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Lebanese cuisine with a splash of Gloucester

Moroccan shakshouka with eggplant, feta, and cilantro, and a fried egg on top.Doug Stewart for the Boston Globe

IN THE KITCHEN Chef Carlo Berdahn, 41, and his wife Danielle, 37, are co-owners of Gloucester’s new harborfront dining spot, Yella on the Water. Their restaurant-with-a-view serves Lebanese cuisine, but not exactly what you’ll find anywhere else. Carlo, born and raised in Lebanon, is always tasting his food and making adjustments as he cooks. “I’ll ask him how he made something, and he’ll say he can’t remember,” said Danielle. “Sometimes she follows me with a pen and paper when I cook,” said Carlo.

Ten years ago this month, the couple opened Yella Grille in Andover. They followed with Yella on the Water last June. (“Yella” is Arabic for “Let’s go!”) Danielle, who spent summers in Gloucester as a girl, said the cuisine is recognizably Middle Eastern but with a strong Gloucester influence. “We serve food you wouldn’t get in Lebanon, like cod and haddock, but we rub it with spices that we get directly from Lebanon.” Other than spices, ingredients are locally sourced whenever possible, she said, including the seafood. “It’s ocean-to-table, you could say.”


THE LOCALE For dinner recently, our party of three arrived on a cold Friday evening with a 6:30 p.m. reservation. A windowside spot, a corner table with a marblelike top, was waiting for us. The placed filled up quickly after we sat down. Unfortunately, with Daylight Savings Time over, the only way to enjoy Yella’s spectacular view of Gloucester Harbor from Pavilion Beach is to come for lunch (which we had done twice before). In warmer weather, there can be a crowd waiting for tables on the deck out front.

Yella’s interior is chic and uncluttered with a few exotic touches here and there. Hanging on the wall behind us during dinner was an antique wooden door — from Morocco via the Brimfield Flea Market, we learned later. As soon as we sat down, a charming young server arrived brandishing a Lebanese glass water jug and filled our glasses with a flourish. She seemed to enjoy the maneuver as much as we did. On each of our visits to Yella, in fact, we noticed that the people working there appeared delighted to be there and delighted to be hosting us.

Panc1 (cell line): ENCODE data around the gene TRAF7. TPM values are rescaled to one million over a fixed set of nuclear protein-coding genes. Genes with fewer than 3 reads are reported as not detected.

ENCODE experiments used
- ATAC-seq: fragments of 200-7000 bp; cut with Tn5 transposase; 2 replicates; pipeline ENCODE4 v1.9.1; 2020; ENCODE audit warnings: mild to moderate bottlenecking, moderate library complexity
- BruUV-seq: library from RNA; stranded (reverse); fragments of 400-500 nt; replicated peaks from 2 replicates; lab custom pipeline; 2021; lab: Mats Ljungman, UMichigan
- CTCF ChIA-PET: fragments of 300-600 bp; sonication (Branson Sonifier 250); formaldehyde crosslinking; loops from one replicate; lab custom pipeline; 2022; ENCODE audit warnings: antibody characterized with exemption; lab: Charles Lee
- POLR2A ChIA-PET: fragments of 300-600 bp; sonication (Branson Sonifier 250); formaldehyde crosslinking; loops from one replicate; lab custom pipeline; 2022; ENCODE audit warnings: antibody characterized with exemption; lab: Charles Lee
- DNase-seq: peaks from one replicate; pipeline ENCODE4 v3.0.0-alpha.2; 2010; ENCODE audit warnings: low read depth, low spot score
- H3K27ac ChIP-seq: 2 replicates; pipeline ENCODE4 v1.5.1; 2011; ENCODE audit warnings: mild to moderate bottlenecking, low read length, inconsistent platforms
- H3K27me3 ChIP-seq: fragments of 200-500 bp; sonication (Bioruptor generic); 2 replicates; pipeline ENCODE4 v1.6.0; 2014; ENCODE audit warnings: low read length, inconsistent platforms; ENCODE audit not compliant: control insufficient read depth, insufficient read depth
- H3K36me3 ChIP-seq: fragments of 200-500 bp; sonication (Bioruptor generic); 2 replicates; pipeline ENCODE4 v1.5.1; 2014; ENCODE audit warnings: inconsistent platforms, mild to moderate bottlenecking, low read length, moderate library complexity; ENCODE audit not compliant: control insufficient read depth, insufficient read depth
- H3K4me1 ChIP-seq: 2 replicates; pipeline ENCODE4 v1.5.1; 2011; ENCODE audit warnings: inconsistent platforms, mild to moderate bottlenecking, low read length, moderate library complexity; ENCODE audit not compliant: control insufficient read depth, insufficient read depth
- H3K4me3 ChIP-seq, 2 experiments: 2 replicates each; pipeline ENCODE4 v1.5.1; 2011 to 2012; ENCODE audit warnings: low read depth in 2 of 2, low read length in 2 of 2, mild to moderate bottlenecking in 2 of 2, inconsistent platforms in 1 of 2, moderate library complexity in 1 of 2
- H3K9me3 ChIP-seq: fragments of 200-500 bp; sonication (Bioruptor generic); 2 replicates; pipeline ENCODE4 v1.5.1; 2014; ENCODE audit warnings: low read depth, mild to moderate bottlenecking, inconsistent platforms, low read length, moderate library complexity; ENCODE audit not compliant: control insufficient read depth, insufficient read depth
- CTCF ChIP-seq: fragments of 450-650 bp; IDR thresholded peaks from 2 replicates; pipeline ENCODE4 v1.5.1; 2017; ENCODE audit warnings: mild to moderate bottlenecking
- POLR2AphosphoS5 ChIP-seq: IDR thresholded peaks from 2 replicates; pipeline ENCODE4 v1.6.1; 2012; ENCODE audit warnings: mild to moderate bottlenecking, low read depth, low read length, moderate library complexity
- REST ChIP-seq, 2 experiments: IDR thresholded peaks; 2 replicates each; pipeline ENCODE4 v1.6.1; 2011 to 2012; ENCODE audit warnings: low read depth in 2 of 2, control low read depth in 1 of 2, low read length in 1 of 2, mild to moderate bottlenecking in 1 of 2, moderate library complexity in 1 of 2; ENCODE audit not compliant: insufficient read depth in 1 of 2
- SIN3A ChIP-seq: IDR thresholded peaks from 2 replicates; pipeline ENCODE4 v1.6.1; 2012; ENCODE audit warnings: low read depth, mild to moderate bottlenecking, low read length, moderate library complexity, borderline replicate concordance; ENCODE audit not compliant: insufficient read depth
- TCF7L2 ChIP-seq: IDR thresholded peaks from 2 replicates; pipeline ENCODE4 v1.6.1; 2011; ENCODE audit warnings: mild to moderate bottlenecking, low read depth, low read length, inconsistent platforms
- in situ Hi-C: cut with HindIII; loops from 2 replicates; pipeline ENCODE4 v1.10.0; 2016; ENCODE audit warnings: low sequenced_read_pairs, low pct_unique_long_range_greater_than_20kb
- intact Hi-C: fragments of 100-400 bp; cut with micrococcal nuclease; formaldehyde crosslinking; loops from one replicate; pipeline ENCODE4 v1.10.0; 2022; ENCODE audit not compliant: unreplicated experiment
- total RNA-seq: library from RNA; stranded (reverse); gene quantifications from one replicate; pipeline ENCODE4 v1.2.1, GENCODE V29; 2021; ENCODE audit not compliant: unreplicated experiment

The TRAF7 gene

“Usually people working at restaurants want to go home as soon as a place closes for the night,” Danielle said on the phone later. “Here they’ll say, ‘Can we stay and hang out?’ Last summer at closing, sometimes we’d all run across the street and go swimming.”

ON THE MENU Yella on the Water seems to have become instantly popular, and we could see why. The food is reliably tasty, and portions are generous. A lunchtime staple, the chicken kabob plate ($15.50), featured skewers of delicious seared marinated chicken with grilled tomato and onion, hand-cut fries, and a garlic dip. A bowl of Moroccan shakshouka ($18) was a hearty Middle Eastern stew with roasted eggplant and cauliflower, quinoa, chickpeas, peppers, cilantro, and feta in a spicy, tomatoey sauce. On top of the whole tangy concoction, for good measure, was a fried egg. Have this for lunch, and you won’t need dinner.

Rather than munching on the usual smooth hummus dip ($8), we tried hummus awarma ($9.50), which was spiced up with caramelized onion, toasted pine nuts, crumbled sauteed Angus beef, and a surprising dash of cinnamon. Oh yes, we’ll have that again.


Another winner was an unusual dish of citrusy basil-mint crab cakes ($14), which came with pickled fennel, salad greens garnished with fresh orange sections, and a Greek yogurt aioli. Lebanese street food this isn’t.

A particular favorite was one of the night’s specials, a beef and vegetable ragout ($18). This was a fragrant mix of tender, peppery beef strips and sauteed vegetables on a pile of curly egg noodles. It was tasty and abundant: the take-home portion yielded a later meal for two.

By saving parts of our meals for later, we just had room for dessert: a single portion of vanilla crème-fraiche panna cotta ($9.50). Cool on the tongue and not overly sweet, it was topped with a stripe of salty ground pistachios and blueberries, and the plate was drizzled with a sweet fruit sauce. With three of us sharing, it lasted barely a minute. As for the Berdahns’ new restaurant, we expect it has plenty of staying power.

Yella on the Water, 25 Western Ave., Gloucester, 978-491-5334,

Coco McCabe and Doug Stewart can be reached at